When Derek was in town he tried the La Napolitana empanada, but didn’t care for it. He referred to it as a “starch bomb,” I believe. Certainly, empanadas are carb-heavy, with all that dough, and the dough isn’t all that tasty by itself, but at least the it doesn’t taste extremely rich (although for all I know the dough might be made with tons of butter). Even so, if I eat one empanada for lunch I feel satisfied and alert afterwards, so they pass my after-lunch-coma test.
The Montreal blog Midnight Poutine has a quite lovely and very accurate set of photos documenting both the empanadas themselves and the very tiny but cute restaurant.
La Chilenita’s menu also includes burritos and other latin cuisine, but so far I’ve just stuck with the empanadas, as I’m always in a rush and the empanadas are grab and go.
The Spanish restaurant Sala Rosa has been recommended on the Chowhound Montreal website, for its extensive choice of vegetarian tapas. I finally got a chance to try it last week, and indeed the menu has an unusually large number of vegetarian options for a Spanish restaurant. I went for Sunday dinner with 2 friends and we ordered 4 dishes: the goat cheese with honey and carmelized onions, the fried potatoes with rosemary, the rapini with garlic, and the asparagus tortilla. I was also interested in the carrot salad and the spinach croquettes, but we didn’t want to end up with too much food. The four dishes we did order ended up being just the right amount of food for four people. We probably could have gotten away with just three if we were going to have dessert.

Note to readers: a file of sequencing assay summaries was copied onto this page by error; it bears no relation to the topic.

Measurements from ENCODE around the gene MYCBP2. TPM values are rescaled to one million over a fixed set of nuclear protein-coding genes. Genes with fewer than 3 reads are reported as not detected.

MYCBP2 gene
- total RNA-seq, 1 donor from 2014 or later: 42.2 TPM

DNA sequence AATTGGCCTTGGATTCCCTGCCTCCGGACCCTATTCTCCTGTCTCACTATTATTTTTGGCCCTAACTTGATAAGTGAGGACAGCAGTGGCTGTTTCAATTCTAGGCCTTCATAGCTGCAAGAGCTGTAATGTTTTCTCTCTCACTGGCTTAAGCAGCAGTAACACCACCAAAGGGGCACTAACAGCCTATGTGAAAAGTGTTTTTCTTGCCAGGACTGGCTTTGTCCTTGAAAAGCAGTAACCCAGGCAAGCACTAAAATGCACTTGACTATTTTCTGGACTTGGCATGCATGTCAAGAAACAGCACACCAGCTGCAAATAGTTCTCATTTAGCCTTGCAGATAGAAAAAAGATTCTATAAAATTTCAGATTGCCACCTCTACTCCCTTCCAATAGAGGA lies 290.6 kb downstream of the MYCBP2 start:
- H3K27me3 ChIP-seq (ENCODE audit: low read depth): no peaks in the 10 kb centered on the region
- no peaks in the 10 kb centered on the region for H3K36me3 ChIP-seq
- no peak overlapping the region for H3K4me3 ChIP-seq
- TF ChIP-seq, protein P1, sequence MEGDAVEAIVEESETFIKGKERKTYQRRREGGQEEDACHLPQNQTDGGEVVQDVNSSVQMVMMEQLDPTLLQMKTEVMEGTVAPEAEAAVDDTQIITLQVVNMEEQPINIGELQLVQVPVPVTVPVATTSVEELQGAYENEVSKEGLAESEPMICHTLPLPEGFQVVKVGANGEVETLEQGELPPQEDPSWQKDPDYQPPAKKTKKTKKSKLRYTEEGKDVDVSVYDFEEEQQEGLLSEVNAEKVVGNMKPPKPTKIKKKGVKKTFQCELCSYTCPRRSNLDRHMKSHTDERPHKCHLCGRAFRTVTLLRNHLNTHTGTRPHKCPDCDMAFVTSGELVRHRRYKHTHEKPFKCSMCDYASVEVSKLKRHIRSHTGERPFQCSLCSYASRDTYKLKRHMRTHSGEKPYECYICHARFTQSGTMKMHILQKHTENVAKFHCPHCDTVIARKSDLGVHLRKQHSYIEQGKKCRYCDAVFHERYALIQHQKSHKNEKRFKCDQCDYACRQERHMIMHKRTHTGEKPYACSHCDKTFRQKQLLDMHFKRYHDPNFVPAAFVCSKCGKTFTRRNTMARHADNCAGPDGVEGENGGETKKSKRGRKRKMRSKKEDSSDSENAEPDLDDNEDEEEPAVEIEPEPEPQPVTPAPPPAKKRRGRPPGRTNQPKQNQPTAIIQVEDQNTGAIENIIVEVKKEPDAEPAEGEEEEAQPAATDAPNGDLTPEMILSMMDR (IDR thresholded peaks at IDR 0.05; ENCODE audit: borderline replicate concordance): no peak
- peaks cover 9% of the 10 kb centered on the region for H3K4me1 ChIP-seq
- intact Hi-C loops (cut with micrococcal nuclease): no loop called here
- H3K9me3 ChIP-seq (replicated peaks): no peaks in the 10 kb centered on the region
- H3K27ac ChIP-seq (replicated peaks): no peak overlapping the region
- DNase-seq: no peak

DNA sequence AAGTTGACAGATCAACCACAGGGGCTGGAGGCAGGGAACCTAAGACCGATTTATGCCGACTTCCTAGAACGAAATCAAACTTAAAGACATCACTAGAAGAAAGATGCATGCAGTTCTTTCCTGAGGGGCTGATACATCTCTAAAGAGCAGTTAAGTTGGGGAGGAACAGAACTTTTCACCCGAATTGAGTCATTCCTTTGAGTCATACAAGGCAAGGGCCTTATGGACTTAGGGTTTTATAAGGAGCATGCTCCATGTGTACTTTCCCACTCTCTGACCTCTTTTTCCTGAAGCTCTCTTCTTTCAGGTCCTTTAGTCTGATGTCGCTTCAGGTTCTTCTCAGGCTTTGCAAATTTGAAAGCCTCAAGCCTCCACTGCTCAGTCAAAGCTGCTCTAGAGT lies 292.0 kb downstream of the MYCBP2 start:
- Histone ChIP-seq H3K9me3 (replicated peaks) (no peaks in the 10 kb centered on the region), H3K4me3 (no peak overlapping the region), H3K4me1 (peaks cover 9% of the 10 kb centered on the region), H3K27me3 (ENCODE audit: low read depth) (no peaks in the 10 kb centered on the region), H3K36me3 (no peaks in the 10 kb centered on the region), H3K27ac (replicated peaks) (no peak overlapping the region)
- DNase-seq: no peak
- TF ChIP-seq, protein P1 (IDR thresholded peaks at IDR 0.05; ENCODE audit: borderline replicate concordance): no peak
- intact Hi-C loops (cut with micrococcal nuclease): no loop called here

Overall, although the atmosphere was pleasant enough the service was extremely slow (albeit friendly), and none of the food excited me. The goat cheese was quite a large portion, and tasted fine, but I was disappointed in the bread. The honey was standard and I felt like the ratio of cheese to honey was off–it certainly wasn’t as good as the toast and goat cheese and honey appetizers I’ve had in Paris. My friends, however, seemed to really like it, enthusing about the smoothness of the cheese.
The rapini was not bitter at all, but neither was it garlicky enough, and it was a bit under-salted, and rather small for the price (each dish was $8-$10). The potatoes were tasty when slathered with enough mayonnaise and rosemary, but I thought they were way too dry and fluffy–they tasted like the home fries I used to get at the school cafeteria as a kid.